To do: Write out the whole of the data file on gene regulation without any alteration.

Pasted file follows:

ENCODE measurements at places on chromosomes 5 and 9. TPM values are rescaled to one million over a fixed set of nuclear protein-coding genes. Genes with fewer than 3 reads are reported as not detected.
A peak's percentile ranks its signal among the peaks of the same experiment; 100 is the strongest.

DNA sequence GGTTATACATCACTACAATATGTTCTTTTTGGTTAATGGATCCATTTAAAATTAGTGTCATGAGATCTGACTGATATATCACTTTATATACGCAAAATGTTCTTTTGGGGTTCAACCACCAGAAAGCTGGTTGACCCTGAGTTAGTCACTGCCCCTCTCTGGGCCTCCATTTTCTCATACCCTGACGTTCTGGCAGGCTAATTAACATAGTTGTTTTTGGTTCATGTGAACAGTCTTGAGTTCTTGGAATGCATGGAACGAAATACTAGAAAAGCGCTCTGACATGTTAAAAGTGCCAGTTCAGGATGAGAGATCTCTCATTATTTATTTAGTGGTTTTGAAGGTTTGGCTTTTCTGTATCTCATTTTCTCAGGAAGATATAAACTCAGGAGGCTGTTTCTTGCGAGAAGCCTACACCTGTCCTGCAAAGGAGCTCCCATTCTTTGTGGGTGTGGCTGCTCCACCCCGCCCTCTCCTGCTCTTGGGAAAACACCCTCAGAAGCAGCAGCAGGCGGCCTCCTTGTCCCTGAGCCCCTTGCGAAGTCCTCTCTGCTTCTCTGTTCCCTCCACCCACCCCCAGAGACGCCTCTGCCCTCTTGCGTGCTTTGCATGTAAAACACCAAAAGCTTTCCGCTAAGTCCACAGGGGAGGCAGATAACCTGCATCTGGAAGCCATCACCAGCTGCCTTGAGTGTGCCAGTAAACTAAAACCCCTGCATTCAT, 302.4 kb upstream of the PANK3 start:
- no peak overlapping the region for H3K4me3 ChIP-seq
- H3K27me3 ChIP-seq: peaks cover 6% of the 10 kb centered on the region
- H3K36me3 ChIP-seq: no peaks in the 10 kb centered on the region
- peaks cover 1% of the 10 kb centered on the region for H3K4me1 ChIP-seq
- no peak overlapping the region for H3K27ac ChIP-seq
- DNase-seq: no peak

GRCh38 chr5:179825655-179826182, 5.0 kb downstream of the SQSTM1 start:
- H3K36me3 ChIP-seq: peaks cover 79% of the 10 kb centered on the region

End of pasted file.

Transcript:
ENCODE measurements at places on chromosomes 5 and 9. TPM values are rescaled to one million over a fixed set of nuclear protein-coding genes. Genes with fewer than 3 reads are reported as not detected.
A peak's percentile ranks its signal among the peaks of the same experiment; 100 is the strongest.

DNA sequence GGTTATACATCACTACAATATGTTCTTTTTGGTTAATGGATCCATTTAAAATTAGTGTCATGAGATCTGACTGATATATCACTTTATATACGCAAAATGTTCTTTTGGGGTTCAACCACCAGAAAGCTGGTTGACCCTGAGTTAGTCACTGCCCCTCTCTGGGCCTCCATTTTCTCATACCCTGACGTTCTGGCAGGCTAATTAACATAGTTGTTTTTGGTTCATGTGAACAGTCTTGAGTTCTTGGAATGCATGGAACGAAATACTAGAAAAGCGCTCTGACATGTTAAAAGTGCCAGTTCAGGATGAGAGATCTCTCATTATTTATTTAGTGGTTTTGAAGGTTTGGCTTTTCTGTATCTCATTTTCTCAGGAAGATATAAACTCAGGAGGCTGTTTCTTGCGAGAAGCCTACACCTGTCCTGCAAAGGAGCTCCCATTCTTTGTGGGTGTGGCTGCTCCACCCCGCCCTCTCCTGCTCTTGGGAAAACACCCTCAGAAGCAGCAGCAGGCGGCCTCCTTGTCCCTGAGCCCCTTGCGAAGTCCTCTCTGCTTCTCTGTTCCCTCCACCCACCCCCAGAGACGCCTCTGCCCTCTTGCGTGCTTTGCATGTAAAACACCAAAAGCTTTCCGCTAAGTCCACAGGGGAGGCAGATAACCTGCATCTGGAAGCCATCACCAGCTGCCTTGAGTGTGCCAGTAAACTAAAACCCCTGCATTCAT, 302.4 kb upstream of the PANK3 start:
- no peak overlapping the region for H3K4me3 ChIP-seq
- H3K27me3 ChIP-seq: peaks cover 6% of the 10 kb centered on the region
- H3K36me3 ChIP-seq: no peaks in the 10 kb centered on the region
- peaks cover 1% of the 10 kb centered on the region for H3K4me1 ChIP-seq
- no peak overlapping the region for H3K27ac ChIP-seq
- DNase-seq: no peak

GRCh38 chr5:179825655-179826182, 5.0 kb downstream of the SQSTM1 start:
- H3K36me3 ChIP-seq: peaks cover 79% of the 10 kb centered on the region